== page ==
This 1976 Mexican feature is based on a real incident which took place in 1968. When a group of hikers happen upon a village governed by a paranoid and fanatical priest, they are labelled as communists and desecrators and are lynched by the bespelled townspeople. — All Movie Guide
Felipe Cazals (born July 28, 1937) is a Mexican film director, screenwriter and producer born in Guethary, France, but registered as born in Zapopan, Jalisco, where he lived his childhood, before being established with his family in Mexico City. He was born of Spaniard parents exiled after the Spanish Civil War, and he studied film production in France.
Together with Arturo Ripstein and Alejandro Jodorowsky is considered in Mexico one of the most representative film directors of his generation. His masterworks Las Inocentes (1986), Las Poquianchis (1976), El Apando (1976) and Canoa (1976), make him considered to be one of the most creative and bitter-critic filmmaker in the history of Latin-American movies. Canoa was entered into the 26th Berlin International Film Festival, where it won the Silver Bear – Special Jury Prize. —Wikipedia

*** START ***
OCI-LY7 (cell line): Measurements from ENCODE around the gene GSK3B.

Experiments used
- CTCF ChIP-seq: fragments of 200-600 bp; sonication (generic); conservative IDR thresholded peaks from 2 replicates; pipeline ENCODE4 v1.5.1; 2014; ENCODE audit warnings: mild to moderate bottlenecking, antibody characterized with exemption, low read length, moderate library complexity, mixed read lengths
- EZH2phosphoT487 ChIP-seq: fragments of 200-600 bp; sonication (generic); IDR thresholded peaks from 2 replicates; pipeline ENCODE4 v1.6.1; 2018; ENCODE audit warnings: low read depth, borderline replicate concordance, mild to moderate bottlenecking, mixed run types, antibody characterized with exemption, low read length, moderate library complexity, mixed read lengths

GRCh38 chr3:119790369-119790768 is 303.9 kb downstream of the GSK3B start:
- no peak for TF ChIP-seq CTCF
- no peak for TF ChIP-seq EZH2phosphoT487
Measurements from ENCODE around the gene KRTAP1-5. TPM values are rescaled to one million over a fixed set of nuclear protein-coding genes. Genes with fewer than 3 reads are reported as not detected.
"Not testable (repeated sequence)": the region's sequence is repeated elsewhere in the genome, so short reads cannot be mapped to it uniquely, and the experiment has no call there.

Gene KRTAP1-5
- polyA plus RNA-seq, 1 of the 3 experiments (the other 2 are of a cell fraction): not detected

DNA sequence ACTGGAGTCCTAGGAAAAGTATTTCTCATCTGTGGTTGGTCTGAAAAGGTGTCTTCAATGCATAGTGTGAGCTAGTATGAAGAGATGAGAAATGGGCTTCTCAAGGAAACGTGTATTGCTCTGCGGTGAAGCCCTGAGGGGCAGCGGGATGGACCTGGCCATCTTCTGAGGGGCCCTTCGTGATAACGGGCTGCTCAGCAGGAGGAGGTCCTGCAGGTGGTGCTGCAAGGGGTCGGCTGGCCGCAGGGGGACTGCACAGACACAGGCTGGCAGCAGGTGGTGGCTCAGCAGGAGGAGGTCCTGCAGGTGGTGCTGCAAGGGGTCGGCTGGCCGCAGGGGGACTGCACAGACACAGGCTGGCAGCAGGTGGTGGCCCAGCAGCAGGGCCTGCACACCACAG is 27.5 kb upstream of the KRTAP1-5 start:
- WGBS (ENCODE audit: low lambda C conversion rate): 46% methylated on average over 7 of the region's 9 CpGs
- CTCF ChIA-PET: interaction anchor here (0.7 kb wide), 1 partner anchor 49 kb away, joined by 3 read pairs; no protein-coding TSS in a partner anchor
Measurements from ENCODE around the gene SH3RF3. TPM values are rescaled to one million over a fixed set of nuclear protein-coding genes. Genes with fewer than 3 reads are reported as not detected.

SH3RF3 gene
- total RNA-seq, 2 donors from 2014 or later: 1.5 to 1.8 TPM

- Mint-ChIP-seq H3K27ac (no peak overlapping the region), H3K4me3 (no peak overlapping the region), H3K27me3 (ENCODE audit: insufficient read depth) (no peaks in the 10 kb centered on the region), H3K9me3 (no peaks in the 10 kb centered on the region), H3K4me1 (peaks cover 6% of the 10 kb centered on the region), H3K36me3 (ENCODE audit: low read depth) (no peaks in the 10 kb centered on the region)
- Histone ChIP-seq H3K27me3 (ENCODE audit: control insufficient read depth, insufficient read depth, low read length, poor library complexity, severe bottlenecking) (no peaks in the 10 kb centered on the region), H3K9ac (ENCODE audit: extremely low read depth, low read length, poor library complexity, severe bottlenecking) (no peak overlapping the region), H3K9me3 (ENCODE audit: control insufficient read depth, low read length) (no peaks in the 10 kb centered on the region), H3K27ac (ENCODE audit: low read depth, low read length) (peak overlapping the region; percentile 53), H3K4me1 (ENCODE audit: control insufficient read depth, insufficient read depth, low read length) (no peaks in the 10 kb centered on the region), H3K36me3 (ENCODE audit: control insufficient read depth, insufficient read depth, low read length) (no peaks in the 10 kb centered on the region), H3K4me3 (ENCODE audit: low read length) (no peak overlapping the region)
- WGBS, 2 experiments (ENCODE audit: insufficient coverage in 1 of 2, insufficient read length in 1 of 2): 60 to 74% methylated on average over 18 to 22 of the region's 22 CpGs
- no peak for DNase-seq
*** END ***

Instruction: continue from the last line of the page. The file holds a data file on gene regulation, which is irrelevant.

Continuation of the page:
Canoa (Cazals, 1976) is a story that showcases the power of ignorance. It tells the real-life events (as the first title card reminds us: “Esto Si Pasó (This Did Happen)” of several University workers who arrive to the small town of Canoa after a rainstorm prevents them from hiking up a nearby mountain. The villagers, herded by the corrupt priest, attack, maim and kill the... READ MORE http://mubi.com/reviews/27375